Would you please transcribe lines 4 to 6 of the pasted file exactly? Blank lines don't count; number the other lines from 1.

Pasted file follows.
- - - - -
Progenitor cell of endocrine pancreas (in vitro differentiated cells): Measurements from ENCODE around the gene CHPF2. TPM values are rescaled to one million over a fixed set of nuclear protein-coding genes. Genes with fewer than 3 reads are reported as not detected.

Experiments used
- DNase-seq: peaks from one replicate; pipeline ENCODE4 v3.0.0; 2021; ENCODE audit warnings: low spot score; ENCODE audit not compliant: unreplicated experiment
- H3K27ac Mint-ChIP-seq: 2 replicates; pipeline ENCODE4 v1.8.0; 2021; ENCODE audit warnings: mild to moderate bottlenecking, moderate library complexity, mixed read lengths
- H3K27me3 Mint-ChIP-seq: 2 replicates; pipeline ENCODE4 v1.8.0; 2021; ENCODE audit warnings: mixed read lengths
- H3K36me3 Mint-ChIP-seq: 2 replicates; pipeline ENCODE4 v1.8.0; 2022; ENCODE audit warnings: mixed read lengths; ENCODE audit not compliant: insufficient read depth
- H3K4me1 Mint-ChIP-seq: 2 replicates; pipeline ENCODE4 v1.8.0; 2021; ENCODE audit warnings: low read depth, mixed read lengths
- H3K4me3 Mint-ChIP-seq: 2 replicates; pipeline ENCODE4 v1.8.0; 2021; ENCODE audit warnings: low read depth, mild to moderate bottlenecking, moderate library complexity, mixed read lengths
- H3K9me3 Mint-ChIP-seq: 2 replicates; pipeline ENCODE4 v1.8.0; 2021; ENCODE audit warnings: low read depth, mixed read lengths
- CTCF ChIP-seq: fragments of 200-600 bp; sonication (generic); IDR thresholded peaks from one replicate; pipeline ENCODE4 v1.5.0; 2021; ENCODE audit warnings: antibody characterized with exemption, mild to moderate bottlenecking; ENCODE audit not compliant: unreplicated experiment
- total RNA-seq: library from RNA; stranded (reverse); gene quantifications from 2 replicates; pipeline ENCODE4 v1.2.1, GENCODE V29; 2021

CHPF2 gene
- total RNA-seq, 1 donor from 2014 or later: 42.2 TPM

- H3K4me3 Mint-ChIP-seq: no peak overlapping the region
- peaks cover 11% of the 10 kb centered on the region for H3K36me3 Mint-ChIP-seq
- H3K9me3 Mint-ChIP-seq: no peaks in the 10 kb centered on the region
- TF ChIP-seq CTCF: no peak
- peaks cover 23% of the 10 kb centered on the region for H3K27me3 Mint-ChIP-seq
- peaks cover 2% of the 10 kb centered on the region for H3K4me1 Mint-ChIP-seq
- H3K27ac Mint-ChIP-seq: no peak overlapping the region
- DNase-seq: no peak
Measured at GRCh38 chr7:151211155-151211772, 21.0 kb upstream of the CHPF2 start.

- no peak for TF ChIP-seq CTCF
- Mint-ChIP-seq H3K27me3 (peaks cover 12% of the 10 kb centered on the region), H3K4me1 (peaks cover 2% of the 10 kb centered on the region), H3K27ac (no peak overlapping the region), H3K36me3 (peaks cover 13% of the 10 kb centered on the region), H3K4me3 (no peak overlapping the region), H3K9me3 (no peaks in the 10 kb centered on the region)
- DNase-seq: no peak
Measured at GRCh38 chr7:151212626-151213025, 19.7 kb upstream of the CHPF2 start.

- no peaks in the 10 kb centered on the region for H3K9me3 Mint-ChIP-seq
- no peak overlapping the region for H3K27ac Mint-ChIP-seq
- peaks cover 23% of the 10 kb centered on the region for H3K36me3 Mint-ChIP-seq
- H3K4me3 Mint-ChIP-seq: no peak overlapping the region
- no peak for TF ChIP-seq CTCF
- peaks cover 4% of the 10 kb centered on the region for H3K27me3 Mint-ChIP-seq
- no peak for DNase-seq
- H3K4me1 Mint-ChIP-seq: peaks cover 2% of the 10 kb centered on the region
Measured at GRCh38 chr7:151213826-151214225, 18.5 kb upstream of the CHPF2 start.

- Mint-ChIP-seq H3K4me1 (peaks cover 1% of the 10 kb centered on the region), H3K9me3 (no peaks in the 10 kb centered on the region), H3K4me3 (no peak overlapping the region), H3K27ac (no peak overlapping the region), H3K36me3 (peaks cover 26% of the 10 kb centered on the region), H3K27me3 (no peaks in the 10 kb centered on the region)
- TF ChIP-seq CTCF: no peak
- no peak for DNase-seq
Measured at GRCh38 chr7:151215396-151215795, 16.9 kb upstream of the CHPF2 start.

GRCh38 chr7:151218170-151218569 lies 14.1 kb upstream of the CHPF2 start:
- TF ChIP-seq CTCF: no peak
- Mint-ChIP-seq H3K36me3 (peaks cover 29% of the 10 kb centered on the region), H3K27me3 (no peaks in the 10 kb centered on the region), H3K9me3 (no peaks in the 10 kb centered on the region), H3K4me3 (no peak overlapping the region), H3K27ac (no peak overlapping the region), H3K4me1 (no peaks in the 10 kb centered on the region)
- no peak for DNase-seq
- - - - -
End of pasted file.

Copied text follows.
- H3K27ac Mint-ChIP-seq: 2 replicates; pipeline ENCODE4 v1.8.0; 2021; ENCODE audit warnings: mild to moderate bottlenecking, moderate library complexity, mixed read lengths
- H3K27me3 Mint-ChIP-seq: 2 replicates; pipeline ENCODE4 v1.8.0; 2021; ENCODE audit warnings: mixed read lengths
- H3K36me3 Mint-ChIP-seq: 2 replicates; pipeline ENCODE4 v1.8.0; 2022; ENCODE audit warnings: mixed read lengths; ENCODE audit not compliant: insufficient read depth